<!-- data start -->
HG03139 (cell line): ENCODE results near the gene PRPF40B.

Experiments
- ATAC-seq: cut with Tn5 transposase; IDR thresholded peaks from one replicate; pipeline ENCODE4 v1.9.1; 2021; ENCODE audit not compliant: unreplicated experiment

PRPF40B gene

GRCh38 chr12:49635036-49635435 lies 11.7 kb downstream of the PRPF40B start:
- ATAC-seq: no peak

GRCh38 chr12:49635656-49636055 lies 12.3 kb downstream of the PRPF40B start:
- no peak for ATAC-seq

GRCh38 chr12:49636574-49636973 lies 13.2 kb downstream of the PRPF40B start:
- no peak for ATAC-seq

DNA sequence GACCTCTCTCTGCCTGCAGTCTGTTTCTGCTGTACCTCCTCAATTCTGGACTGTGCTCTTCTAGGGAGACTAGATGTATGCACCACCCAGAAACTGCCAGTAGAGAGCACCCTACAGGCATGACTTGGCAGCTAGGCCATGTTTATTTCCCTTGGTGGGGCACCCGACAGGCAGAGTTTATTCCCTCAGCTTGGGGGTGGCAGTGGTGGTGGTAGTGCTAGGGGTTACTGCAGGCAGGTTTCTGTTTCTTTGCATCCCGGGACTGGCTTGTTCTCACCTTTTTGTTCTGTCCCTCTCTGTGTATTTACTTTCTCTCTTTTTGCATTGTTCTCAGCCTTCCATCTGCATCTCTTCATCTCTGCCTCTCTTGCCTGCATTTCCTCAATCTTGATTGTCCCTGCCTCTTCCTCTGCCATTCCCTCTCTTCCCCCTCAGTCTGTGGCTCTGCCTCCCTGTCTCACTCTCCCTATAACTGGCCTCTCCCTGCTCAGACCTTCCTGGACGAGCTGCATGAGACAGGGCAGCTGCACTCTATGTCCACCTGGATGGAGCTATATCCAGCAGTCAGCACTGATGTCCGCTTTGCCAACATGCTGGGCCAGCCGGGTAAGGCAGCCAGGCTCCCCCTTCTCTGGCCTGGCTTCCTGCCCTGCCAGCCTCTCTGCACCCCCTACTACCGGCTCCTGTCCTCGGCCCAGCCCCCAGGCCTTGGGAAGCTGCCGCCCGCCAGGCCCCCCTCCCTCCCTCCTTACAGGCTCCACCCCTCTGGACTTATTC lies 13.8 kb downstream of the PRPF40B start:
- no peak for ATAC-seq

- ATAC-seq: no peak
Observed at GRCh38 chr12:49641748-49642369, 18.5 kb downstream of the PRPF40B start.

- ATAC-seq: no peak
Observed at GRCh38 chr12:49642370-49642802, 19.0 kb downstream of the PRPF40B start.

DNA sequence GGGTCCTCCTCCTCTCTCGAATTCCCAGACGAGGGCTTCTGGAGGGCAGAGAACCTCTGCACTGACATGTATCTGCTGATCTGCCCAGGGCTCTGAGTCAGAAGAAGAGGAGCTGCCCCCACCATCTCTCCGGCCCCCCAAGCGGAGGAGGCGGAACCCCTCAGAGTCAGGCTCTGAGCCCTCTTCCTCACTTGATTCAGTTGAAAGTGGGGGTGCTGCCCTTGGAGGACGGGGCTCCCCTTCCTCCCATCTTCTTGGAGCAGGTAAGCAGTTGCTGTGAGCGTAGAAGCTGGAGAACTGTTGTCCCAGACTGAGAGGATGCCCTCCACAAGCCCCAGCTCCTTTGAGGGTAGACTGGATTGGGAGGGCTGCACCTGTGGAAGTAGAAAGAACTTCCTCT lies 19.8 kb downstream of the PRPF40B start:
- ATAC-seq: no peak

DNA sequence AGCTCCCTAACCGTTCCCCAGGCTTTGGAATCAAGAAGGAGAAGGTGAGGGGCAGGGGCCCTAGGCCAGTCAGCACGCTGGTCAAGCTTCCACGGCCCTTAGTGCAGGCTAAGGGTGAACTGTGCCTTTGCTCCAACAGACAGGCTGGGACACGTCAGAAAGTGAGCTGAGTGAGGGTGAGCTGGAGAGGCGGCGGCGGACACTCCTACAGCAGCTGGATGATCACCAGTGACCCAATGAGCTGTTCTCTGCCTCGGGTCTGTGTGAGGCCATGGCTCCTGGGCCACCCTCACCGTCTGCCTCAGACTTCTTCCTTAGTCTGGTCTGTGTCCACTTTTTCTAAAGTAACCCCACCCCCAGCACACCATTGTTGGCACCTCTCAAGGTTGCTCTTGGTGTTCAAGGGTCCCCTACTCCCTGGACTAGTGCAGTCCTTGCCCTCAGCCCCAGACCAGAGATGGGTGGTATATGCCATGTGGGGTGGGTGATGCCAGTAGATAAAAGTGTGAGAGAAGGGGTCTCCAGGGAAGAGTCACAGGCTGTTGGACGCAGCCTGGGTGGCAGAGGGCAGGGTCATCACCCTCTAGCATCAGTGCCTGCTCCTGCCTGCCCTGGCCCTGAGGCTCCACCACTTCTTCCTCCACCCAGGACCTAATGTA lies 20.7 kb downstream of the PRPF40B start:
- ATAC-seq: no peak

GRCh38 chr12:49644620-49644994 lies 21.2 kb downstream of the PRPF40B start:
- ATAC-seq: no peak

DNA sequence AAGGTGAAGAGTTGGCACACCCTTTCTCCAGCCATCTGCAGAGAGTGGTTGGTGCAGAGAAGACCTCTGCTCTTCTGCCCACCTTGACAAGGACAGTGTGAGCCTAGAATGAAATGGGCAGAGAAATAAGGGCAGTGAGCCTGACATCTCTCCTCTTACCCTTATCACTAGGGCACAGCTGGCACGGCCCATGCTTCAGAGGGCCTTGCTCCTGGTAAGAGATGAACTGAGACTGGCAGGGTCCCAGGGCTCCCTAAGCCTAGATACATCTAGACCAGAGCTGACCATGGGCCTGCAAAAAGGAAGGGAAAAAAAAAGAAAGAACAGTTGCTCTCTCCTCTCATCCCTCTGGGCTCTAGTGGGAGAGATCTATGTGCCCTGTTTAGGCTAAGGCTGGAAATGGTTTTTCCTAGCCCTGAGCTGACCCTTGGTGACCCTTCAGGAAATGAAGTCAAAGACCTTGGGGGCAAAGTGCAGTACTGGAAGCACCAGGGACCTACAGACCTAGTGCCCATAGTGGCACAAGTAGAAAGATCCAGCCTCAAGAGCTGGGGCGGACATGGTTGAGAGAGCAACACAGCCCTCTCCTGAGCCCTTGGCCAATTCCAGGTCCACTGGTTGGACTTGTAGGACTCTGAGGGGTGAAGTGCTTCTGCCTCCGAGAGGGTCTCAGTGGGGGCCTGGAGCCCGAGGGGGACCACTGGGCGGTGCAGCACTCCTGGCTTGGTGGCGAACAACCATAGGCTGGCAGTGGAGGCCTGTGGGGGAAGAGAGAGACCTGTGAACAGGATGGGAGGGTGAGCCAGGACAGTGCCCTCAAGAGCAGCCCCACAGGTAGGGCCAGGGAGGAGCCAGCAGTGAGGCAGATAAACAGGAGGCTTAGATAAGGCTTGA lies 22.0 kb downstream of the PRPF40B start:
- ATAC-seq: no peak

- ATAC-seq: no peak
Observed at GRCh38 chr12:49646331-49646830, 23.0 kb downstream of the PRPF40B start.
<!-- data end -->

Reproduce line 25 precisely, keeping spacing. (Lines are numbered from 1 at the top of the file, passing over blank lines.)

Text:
- ATAC-seq: no peak